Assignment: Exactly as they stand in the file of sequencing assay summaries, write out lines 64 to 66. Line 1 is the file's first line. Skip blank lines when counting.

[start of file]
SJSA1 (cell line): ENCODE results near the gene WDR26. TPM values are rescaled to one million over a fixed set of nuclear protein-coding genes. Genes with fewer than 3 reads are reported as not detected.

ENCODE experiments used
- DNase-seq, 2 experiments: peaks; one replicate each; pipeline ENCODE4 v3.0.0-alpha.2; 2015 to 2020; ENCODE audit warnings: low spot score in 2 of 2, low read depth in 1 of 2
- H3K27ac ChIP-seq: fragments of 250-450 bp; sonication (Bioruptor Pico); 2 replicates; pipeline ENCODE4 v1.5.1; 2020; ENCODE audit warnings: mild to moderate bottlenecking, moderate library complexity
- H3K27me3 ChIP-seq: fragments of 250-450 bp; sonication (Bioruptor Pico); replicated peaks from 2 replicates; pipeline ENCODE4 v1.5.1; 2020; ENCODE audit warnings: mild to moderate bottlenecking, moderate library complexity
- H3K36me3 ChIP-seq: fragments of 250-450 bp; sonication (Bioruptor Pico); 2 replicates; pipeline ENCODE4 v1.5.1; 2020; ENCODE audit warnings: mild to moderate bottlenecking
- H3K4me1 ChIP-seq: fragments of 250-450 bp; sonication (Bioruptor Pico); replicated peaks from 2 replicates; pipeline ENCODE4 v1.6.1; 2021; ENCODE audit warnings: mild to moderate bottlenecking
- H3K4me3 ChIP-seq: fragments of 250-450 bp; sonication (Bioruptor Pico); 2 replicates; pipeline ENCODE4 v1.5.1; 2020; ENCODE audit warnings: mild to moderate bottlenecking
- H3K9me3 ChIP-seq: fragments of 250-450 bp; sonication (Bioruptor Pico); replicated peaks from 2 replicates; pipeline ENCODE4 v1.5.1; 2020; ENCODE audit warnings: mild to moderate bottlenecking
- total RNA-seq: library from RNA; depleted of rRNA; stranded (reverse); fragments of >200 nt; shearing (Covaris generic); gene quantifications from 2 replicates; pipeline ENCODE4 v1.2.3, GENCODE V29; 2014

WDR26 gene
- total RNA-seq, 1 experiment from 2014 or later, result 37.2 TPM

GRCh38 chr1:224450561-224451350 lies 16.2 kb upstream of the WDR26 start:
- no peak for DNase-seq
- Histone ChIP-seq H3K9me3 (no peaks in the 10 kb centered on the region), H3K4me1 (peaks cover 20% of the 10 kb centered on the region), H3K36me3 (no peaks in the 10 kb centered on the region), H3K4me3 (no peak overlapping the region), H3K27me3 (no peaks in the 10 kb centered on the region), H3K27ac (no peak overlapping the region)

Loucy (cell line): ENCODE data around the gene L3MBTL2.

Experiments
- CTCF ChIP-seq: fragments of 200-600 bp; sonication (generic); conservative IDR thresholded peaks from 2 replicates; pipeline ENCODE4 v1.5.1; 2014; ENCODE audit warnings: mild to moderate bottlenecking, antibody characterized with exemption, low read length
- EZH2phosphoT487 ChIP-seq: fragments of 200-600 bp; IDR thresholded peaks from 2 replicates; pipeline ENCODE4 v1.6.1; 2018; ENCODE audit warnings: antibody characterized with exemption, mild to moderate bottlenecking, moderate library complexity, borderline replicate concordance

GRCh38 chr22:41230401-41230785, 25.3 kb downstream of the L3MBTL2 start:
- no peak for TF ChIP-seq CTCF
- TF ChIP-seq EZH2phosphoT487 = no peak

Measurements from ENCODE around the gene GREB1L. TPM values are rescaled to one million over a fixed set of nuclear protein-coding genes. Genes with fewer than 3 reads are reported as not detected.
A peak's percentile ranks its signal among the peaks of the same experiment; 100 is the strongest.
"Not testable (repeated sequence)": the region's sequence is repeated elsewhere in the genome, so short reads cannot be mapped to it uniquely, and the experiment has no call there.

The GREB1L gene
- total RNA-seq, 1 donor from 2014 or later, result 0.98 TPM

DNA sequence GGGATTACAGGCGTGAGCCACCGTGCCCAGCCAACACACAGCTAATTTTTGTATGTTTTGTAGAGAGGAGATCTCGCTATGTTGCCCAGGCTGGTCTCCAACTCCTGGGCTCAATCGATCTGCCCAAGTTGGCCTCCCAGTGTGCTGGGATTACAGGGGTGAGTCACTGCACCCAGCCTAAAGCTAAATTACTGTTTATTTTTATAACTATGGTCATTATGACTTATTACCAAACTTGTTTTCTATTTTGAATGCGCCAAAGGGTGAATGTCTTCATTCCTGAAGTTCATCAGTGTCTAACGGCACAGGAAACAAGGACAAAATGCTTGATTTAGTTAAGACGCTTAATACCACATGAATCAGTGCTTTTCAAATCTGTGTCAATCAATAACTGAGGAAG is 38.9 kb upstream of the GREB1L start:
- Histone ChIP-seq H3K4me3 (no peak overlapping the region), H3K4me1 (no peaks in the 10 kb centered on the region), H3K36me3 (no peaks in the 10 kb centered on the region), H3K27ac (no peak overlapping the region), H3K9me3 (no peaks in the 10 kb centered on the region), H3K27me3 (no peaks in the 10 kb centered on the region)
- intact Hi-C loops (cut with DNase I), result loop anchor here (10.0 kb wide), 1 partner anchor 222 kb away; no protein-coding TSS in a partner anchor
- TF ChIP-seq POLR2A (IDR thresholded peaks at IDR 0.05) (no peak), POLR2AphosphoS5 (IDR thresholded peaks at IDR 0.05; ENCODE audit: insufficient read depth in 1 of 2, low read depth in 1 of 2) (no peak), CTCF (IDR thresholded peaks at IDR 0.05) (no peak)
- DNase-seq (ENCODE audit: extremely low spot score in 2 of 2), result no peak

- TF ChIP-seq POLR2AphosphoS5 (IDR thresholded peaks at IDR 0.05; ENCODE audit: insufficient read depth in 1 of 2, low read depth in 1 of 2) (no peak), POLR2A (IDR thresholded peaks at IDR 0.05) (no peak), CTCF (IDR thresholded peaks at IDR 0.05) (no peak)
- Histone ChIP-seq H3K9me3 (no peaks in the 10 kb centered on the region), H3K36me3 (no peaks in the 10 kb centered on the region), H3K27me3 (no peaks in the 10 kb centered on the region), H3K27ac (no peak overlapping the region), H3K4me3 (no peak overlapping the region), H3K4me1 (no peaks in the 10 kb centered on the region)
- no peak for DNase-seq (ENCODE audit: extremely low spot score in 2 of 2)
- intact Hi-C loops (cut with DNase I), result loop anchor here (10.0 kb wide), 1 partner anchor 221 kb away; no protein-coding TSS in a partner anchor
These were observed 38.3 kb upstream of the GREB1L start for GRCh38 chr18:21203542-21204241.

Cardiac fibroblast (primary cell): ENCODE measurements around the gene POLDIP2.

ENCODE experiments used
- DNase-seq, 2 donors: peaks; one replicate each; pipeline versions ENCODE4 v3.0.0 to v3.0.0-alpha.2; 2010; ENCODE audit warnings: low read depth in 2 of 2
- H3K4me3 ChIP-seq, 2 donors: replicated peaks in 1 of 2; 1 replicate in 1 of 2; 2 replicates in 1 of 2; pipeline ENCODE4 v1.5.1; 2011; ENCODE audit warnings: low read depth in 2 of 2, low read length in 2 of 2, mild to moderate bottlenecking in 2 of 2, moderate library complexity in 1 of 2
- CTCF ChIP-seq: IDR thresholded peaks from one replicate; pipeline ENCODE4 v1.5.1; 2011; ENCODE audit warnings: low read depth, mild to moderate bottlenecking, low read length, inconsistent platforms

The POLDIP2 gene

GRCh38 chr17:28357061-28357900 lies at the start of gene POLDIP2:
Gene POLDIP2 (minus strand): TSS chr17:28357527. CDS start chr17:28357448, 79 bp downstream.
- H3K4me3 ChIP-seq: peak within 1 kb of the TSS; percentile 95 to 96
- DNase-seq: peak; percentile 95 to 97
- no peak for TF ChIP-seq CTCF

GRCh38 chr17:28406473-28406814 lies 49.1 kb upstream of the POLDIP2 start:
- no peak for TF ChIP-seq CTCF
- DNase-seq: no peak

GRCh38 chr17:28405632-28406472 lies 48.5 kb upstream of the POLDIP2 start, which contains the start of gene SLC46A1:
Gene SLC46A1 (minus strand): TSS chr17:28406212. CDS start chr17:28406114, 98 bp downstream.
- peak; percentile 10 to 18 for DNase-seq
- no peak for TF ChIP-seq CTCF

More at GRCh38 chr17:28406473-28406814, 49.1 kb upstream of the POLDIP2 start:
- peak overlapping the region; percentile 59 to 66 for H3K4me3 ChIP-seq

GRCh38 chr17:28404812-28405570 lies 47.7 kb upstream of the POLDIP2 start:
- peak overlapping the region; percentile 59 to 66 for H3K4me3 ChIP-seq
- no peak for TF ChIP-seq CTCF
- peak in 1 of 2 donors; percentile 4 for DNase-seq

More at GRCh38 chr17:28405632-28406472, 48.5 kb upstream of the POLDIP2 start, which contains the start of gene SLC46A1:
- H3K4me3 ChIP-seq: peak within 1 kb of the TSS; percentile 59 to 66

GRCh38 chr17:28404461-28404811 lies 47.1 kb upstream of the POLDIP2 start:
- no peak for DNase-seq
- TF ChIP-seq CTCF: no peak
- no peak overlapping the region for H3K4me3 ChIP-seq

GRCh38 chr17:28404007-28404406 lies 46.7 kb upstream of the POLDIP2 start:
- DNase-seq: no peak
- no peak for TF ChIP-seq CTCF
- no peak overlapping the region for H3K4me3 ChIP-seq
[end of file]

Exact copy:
GRCh38 chr17:28404461-28404811 lies 47.1 kb upstream of the POLDIP2 start:
- no peak for DNase-seq
- TF ChIP-seq CTCF: no peak